Which country do you currently live in?
Tell us about your educational and/or career journey since you graduated from Brunel?
After graduating from Brunel, I continued working full-time as an Administrator - a position I procured during my time at Brunel. Research has been my primary interest all throughout my academic journey which was mainly nurtured at Brunel. All my curiosity pertaining to public health and research developed from the versatile academic structure. Transferring all of my learning and professional experience into practice, I’ve recently started a new position as a Research Officer at LGC which works for the National Institute for Health research (NIHR).
What does a typical day at work involve for you?
Given I've recently joined my new position, an overview of my work includes providing key support to the Grant Management Group through operational activities including managing competition launches via the NIHR website, award monitoring, publishing award related information on the NIHR site, supporting pre- funding/funding meetings and managing conflicts of interest. Additionally, sourcing and inviting expert peer reviewers to undertake reviews and managing the rebuttal process. Also, support management and monitoring of awards, maintaining and reviewing publications logs, collecting progress reports from award holders, and updating research management databases with research findings. Other tasks include checking completeness and eligibility of applications for funding, and ensuring that applications do not overlap with existing NIHR-funded research. Along with some administrative tasks.
What’s been the highlight of your career journey so far?
The highlight of my career was being awarded a distinction in my Master’s programme. Also, it might seem ordinary, for someone who had never before written an academic essay as a form of assessment, it seemed highly impossible. As an international student the whole grading system was new to me and I think it was definitely a challenge that I overcame.
How would you say your Brunel experience has helped you to get where you are today?
Definitely! I do think my time at Brunel definitely had a lot of learning curves that fostered my interest in research. Most importantly, it's the outstanding support I received from the faculty members throughout, in terms of academic support, career guidance and even life-skills! They were exceptional. Especially Dr. Daniel Bishop who was a fantastic mentor - he encouraged uncommon research ideas and encouraged me to pursue areas that drifted away from the mainstream perception of sport and exercise psychology.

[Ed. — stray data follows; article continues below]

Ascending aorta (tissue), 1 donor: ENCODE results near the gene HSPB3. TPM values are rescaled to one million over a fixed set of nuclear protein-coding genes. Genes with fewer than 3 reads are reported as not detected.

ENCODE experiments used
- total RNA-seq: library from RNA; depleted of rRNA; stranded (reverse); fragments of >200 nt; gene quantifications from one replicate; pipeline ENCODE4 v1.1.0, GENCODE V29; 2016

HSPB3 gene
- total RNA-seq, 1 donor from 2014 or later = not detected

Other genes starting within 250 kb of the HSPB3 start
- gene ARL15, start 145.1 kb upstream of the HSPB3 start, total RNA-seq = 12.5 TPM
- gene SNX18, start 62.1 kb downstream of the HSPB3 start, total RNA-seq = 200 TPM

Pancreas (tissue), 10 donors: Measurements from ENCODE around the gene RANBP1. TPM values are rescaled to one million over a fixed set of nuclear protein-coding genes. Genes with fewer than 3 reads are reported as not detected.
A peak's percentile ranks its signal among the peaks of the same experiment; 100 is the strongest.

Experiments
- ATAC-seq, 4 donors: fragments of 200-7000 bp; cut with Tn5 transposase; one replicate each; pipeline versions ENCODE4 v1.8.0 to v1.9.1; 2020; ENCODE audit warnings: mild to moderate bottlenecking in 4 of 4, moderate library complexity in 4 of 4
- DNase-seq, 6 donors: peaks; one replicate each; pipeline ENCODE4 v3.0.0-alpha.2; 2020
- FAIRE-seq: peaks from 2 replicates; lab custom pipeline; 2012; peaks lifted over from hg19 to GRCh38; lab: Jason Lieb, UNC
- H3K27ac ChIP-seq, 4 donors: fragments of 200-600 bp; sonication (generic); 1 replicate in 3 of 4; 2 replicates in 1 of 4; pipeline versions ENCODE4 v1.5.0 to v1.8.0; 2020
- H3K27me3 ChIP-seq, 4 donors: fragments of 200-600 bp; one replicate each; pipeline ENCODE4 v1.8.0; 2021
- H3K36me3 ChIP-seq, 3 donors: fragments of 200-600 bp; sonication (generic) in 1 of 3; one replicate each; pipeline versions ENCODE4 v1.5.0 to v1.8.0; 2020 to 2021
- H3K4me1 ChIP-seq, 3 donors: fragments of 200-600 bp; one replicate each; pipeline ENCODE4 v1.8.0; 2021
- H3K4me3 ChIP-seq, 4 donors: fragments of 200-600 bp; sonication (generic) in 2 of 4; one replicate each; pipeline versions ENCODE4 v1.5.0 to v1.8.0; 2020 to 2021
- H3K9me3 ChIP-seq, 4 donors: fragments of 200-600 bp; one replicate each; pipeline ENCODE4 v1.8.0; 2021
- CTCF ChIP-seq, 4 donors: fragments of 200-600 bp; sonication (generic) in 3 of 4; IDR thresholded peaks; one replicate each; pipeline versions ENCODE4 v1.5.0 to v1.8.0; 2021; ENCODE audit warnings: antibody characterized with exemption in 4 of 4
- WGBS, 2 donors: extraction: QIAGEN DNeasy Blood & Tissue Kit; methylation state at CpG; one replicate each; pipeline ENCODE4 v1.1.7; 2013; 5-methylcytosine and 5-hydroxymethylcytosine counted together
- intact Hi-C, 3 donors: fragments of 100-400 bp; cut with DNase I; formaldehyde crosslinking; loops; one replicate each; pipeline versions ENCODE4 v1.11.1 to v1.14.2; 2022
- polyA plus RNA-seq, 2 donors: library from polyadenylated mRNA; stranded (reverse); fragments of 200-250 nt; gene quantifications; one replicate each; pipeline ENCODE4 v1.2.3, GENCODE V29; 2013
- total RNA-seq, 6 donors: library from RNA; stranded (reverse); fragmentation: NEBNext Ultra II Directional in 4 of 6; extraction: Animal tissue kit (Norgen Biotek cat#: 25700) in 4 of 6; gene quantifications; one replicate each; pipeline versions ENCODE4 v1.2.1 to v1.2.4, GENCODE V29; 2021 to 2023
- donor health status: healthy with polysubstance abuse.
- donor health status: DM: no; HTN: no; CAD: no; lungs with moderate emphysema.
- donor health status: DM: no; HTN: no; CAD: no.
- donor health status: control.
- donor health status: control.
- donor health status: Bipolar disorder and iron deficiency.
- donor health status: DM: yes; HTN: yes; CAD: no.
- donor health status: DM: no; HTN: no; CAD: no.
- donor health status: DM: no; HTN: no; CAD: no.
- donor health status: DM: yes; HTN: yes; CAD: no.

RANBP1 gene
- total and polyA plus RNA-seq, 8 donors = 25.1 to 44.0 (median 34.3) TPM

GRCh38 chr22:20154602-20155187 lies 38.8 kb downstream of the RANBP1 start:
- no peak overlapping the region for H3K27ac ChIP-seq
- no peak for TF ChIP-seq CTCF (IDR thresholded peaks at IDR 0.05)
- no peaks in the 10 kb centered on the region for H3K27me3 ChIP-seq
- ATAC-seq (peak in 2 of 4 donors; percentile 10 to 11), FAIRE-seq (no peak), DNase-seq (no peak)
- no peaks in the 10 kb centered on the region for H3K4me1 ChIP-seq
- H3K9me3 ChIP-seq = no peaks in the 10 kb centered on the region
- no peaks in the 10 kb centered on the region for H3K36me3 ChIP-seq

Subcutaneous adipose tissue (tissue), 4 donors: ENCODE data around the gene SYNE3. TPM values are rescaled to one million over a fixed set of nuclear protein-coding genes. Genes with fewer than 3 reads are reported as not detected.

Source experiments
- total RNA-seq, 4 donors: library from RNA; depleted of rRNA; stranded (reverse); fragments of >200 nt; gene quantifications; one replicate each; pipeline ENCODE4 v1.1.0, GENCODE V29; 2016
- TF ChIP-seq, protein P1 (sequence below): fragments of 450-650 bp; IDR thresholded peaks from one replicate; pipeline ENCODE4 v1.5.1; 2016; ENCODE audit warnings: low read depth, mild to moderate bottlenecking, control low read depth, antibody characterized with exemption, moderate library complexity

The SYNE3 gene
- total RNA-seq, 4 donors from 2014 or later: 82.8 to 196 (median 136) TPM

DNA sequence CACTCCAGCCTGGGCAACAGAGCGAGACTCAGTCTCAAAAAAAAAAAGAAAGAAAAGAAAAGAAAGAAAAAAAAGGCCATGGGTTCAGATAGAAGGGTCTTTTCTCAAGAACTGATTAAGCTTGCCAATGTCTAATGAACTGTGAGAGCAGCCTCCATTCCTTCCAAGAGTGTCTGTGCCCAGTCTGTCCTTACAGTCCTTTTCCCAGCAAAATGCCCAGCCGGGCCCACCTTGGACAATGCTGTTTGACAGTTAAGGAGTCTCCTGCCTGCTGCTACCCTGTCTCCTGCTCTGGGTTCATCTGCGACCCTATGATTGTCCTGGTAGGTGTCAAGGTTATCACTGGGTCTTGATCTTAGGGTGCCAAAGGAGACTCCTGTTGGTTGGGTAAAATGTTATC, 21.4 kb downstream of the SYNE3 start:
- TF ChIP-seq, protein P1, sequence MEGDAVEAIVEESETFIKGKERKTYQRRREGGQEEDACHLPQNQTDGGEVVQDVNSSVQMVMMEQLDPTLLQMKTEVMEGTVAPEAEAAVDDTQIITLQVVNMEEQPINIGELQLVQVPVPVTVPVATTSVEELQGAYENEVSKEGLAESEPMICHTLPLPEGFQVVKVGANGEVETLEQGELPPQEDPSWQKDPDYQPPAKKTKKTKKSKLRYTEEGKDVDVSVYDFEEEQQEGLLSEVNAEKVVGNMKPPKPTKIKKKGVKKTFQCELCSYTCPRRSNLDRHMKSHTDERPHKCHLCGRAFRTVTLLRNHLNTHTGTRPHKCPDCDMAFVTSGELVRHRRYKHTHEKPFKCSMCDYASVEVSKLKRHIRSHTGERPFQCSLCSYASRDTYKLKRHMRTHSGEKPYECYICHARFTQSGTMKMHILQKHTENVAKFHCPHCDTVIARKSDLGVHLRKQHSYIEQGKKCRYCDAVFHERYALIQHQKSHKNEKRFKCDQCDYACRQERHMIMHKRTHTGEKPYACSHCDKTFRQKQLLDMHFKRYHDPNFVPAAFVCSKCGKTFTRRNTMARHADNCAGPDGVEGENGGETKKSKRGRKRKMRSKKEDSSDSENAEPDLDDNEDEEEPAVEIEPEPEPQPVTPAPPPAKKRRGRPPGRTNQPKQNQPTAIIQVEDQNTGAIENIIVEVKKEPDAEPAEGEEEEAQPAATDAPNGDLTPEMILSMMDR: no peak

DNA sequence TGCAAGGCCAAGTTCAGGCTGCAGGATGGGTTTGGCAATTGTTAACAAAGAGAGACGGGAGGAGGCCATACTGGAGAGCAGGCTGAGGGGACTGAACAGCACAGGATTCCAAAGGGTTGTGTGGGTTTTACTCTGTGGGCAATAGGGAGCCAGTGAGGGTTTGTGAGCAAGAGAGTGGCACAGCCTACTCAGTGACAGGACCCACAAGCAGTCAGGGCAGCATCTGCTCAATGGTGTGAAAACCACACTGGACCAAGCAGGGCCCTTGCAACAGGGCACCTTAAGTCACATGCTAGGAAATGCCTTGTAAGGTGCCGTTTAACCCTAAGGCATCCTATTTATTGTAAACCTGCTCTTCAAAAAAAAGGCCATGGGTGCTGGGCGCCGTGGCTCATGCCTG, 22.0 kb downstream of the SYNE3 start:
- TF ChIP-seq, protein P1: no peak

Why did you choose to study at Brunel and why would you recommend Brunel to others?
I chose Brunel because of the Master's programme it offered. It also holds a prestigious rank in terms of its faculty. I would definitely recommend Brunel as it has innumerable resources that are available to students at ease. The academic structure of the programme is here to challenge us as students to be independent learners and thrive in areas that interest us. I do recall structuring all my assessments on topics that I wanted to learn more about, and the flexibility provided by the module creators helped me excel while doing so.
What is your best memory of studying here?
The best memory I carry with me is how my time at Brunel transformed my fears in terms of future prospects into ambitious aspirations. I say this in context of a module I drew up with Dr. Misia Gervis - she supported my ideas and encouraged me to explore topics I was passionate about.
If you could give one piece of advice to current Brunel students, what would that be?
Make the most of the resources that you have access to as students.
What would be your top tip or key advice for new graduates as they begin their career journey after leaving Brunel?
I would suggest getting work experience. Any professional experience counts and it definitely compliments your academic learnings.